For this assignment, I created a visual identity for a fictional independent bookstore and coffee shop located in Washington, D.C. After doing a visual audit of different independent D.C. bookstores, I developed several logo concepts and then made five assets for the company.
Read my client brief below. View my process boards on Pinterest.
Software: InDesign, Photoshop
- Business Card, 3.5″x2″
- Envelope, 9.5″x4.125″
- Letterhead, 8.5″x11″
- Menu, 5.5″x8.5″
- Brochure, 8.5″x11″
Opening soon in Washington, D.C., Sova Books and Coffee will sell new and used books, magazines, and CDs. It will also maintain a small coffee shop and host community events. The company’s name comes from the Slovak word for “owl,” because the store is open relatively late for ‘night owl’ writers and readers. To stand out among local competitors, Sova is looking to create a logo, stationery, brochure, and another piece of marketing collateral.
The target audience includes literary-minded, upper- and middle-class people who purchase books (or are searching for a scarce or specific book) and enjoy attending community events related to books and writing. Some customers may be local, and some may be tourists due to D.C.’s many tourist attractions. Other customers may visit primarily to purchase coffee, but the bookstore is the primary element that should be emphasized in marketing. Events such as author signings, new book releases, writing lectures, and writing group meetings will also take place at the bookstore, so the marketing should reflect a feeling of community as well as an interest in books. Sova carries books for all ages and in all genres, but it is expected that an adult demographic is most likely to attend these events.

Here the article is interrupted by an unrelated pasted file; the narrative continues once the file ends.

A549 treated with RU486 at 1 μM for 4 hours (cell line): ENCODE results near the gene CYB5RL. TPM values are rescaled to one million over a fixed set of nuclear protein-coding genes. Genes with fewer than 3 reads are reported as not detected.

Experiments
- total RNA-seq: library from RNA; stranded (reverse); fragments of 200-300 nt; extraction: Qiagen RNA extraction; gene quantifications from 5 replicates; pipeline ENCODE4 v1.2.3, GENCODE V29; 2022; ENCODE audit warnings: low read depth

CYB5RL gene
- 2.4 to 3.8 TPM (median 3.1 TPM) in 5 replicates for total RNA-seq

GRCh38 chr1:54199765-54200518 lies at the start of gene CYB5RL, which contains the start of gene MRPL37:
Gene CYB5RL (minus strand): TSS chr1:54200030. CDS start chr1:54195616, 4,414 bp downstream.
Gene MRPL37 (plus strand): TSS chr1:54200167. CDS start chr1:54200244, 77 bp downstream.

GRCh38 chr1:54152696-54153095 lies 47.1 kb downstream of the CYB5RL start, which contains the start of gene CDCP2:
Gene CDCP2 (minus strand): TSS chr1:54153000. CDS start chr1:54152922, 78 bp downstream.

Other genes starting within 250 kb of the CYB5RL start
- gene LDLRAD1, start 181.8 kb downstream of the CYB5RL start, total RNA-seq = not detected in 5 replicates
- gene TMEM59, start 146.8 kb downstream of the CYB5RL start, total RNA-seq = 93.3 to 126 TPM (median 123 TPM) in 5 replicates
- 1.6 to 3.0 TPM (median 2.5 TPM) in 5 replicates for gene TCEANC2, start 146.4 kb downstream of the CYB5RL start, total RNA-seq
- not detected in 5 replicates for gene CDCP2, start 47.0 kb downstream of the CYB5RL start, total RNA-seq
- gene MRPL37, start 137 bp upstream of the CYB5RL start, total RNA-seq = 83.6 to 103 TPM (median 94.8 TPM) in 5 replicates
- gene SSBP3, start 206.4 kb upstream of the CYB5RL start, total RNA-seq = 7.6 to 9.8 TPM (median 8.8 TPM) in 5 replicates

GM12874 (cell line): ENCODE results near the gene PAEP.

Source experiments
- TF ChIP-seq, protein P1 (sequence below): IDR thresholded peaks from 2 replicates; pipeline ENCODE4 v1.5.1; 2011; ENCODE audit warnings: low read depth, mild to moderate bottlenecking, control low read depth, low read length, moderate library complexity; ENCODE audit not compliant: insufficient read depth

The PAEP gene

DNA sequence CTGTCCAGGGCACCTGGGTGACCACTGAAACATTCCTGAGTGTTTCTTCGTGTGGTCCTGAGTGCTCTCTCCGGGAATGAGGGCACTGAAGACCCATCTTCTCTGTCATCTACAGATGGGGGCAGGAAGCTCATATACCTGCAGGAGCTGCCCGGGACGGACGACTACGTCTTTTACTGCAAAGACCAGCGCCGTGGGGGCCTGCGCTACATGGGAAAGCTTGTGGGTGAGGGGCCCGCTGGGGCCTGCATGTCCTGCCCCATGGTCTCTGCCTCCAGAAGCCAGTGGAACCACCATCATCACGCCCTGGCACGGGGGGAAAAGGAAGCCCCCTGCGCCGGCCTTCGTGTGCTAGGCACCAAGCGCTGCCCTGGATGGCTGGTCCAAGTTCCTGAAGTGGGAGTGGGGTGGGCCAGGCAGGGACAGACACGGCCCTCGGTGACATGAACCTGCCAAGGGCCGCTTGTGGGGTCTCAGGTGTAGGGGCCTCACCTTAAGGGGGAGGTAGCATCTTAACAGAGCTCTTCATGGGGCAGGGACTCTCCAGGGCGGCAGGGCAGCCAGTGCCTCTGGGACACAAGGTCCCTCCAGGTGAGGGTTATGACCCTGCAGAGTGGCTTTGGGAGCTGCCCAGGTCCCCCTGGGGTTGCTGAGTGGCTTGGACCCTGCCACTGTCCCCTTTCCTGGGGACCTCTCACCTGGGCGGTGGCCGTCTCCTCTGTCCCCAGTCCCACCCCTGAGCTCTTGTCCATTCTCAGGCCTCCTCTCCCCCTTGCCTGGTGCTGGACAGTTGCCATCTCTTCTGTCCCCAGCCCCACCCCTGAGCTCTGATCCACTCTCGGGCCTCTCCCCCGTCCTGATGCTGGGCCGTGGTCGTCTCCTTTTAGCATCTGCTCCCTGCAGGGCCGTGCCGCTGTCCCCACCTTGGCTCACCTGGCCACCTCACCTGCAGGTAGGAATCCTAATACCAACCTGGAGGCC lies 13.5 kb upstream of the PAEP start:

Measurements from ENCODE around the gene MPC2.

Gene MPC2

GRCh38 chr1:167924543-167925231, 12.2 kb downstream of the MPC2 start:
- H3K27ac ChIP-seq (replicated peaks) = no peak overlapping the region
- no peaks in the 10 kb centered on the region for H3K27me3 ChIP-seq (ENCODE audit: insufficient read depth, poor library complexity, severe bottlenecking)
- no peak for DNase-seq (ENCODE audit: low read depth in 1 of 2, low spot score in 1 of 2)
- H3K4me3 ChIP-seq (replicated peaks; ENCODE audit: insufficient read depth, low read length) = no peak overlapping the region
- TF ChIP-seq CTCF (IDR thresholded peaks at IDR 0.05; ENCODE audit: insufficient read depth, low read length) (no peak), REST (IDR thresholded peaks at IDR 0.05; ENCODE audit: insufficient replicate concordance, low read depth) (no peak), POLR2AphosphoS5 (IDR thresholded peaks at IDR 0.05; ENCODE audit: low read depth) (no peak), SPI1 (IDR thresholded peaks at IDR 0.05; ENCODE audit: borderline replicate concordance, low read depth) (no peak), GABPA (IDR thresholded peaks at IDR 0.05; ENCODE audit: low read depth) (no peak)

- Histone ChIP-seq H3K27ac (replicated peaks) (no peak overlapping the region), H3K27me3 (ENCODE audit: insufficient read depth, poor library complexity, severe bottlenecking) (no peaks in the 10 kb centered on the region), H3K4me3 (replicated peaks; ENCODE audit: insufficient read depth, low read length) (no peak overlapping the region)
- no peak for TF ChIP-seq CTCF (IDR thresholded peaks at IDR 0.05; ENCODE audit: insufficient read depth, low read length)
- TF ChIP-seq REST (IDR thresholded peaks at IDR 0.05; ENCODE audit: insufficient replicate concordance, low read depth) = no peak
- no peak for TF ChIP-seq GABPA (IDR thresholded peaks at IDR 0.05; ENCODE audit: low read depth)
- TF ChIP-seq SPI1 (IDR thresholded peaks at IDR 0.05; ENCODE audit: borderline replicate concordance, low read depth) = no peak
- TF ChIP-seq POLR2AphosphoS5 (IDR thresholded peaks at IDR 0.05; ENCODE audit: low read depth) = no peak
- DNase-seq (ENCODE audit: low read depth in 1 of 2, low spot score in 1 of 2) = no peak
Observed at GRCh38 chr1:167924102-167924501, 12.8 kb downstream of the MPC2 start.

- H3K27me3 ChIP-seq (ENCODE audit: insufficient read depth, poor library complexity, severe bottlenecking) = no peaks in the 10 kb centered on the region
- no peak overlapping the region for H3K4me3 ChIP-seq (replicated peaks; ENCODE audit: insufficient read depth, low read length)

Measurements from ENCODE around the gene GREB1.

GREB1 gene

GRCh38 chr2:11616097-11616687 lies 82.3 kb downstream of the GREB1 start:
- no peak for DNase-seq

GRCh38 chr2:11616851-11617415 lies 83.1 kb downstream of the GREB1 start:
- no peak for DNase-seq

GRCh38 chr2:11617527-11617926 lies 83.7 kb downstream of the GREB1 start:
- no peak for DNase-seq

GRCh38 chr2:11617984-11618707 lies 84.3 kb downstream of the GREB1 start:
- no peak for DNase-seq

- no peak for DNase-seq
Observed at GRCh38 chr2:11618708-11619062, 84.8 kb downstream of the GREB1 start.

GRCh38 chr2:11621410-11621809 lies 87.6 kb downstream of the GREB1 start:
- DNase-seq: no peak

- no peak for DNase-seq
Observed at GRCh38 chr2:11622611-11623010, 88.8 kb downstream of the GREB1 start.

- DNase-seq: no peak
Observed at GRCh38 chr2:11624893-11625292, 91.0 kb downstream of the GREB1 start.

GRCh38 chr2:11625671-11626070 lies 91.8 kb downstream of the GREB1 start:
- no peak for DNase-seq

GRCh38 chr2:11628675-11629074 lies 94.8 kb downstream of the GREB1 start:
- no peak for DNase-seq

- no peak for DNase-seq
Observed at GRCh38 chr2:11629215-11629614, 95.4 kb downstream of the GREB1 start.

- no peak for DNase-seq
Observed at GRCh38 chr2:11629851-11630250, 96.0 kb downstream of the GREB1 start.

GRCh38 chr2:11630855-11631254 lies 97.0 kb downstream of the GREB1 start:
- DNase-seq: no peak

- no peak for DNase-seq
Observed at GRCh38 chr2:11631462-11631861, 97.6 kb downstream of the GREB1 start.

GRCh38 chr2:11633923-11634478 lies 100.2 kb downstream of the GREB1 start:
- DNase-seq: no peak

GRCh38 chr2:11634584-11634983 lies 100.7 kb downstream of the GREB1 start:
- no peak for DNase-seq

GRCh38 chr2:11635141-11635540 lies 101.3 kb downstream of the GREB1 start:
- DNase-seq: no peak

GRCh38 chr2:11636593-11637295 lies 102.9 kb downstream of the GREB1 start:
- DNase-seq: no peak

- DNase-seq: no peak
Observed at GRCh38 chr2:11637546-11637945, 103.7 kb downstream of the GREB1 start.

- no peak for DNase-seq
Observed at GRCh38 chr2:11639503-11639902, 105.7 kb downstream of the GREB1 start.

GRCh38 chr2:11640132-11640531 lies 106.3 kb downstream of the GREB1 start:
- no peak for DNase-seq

Many competitive independent D.C. bookstores, such as East City Bookshop, Mahogany Books, Pen & Prose, Walls of Books, Politics and Prose, and Solid State Books, have a coffee shop and host frequent events. Most of their logos have a one to two color palette of either black or warm colors (orange/brown). However, the logo styles among the six stores differ; three logos have flat minimalist illustrations, three have a handwriting/script or other quirky typeface or element, only two include book-related imagery, and three include serif typefaces. Most of the logos did not conform to the minimalist style with sans serif typefaces so common to corporations. Frequently, the bookstores’ visual identities are inconsistently implemented across their materials, so a consistent visual identity will help Sova gain an edge in the market.